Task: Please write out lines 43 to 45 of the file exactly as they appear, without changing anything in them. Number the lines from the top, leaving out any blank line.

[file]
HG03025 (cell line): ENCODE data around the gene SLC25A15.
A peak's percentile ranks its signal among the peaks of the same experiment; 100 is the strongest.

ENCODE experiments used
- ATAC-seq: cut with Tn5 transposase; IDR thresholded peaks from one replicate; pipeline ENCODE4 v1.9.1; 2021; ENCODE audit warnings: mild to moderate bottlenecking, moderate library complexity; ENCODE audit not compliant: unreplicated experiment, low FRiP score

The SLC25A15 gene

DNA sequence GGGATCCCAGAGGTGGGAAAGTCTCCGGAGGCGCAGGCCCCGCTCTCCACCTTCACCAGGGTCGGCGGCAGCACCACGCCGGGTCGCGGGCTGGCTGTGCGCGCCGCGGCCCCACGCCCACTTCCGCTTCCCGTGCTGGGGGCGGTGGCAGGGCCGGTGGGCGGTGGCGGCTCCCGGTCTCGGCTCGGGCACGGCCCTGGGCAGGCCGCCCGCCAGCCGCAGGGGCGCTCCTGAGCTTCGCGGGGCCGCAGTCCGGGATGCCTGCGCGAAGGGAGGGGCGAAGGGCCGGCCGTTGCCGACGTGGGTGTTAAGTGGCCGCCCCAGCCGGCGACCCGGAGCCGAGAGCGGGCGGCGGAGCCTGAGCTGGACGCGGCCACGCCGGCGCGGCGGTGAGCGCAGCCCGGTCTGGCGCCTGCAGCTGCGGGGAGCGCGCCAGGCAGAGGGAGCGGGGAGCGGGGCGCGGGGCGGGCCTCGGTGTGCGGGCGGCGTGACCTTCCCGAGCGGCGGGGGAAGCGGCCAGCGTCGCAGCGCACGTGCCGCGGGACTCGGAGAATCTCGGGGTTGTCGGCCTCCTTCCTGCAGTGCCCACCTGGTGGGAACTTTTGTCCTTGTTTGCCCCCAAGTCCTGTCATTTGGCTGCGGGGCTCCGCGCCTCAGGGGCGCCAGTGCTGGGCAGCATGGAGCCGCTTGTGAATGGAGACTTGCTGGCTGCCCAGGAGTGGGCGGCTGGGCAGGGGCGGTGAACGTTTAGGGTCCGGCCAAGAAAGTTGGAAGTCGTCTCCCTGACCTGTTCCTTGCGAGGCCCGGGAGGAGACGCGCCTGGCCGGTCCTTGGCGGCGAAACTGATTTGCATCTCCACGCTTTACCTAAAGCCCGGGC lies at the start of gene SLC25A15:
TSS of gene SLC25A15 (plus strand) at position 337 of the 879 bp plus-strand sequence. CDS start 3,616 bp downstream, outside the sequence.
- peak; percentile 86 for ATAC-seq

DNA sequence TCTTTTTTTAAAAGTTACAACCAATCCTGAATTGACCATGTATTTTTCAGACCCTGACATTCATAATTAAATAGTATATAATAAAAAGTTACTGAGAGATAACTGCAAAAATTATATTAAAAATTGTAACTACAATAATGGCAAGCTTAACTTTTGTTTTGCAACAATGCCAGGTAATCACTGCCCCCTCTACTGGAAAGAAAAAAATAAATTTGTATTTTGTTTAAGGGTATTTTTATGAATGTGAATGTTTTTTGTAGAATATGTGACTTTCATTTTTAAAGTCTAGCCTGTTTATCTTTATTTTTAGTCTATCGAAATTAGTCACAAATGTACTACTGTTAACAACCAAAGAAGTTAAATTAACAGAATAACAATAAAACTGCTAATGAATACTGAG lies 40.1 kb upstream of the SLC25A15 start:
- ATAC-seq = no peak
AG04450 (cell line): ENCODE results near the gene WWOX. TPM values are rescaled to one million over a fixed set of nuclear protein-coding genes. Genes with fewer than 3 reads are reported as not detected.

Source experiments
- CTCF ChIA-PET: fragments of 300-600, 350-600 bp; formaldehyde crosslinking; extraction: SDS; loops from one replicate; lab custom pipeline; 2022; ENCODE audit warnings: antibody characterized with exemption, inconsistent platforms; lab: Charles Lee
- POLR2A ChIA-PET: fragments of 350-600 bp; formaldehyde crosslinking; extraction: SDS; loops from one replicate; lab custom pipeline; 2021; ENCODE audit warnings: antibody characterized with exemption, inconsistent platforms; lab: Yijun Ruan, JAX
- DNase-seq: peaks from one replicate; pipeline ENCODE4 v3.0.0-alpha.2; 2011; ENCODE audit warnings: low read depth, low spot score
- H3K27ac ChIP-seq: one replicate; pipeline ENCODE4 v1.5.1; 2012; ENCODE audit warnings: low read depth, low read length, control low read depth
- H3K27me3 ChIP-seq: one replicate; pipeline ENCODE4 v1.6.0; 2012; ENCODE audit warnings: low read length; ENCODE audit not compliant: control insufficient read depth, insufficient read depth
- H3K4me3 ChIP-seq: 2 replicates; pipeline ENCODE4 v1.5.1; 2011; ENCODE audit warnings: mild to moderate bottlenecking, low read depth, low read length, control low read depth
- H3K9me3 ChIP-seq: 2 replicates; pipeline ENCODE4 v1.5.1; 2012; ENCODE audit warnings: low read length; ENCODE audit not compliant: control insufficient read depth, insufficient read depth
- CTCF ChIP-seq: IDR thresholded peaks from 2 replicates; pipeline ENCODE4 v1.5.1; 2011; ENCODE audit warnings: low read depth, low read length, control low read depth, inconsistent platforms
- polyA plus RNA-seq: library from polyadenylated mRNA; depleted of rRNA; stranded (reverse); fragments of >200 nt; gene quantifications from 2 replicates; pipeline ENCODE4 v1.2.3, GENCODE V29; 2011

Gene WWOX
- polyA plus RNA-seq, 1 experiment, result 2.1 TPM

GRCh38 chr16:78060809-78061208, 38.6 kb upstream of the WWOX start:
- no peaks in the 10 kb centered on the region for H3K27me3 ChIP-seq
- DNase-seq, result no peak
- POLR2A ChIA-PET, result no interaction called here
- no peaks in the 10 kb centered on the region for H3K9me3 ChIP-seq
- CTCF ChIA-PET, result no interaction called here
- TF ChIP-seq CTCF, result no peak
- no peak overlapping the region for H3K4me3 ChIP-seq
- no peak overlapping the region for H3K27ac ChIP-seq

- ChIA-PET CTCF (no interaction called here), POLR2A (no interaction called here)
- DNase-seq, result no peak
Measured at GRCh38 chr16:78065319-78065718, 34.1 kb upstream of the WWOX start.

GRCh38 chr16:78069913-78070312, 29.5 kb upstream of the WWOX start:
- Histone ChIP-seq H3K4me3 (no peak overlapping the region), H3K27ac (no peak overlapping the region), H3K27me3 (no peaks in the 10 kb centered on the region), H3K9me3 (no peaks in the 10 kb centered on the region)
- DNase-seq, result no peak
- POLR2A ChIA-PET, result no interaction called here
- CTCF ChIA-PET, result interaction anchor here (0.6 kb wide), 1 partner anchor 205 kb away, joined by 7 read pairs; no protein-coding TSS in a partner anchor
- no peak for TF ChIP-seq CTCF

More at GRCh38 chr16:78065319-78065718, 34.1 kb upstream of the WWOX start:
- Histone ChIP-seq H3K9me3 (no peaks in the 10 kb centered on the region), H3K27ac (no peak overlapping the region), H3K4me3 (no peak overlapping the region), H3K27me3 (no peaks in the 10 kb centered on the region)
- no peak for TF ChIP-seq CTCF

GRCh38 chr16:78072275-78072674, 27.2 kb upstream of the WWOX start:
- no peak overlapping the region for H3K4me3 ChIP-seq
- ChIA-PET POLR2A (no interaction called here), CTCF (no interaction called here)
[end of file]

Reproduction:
- Histone ChIP-seq H3K9me3 (no peaks in the 10 kb centered on the region), H3K27ac (no peak overlapping the region), H3K4me3 (no peak overlapping the region), H3K27me3 (no peaks in the 10 kb centered on the region)
- no peak for TF ChIP-seq CTCF

GRCh38 chr16:78072275-78072674, 27.2 kb upstream of the WWOX start: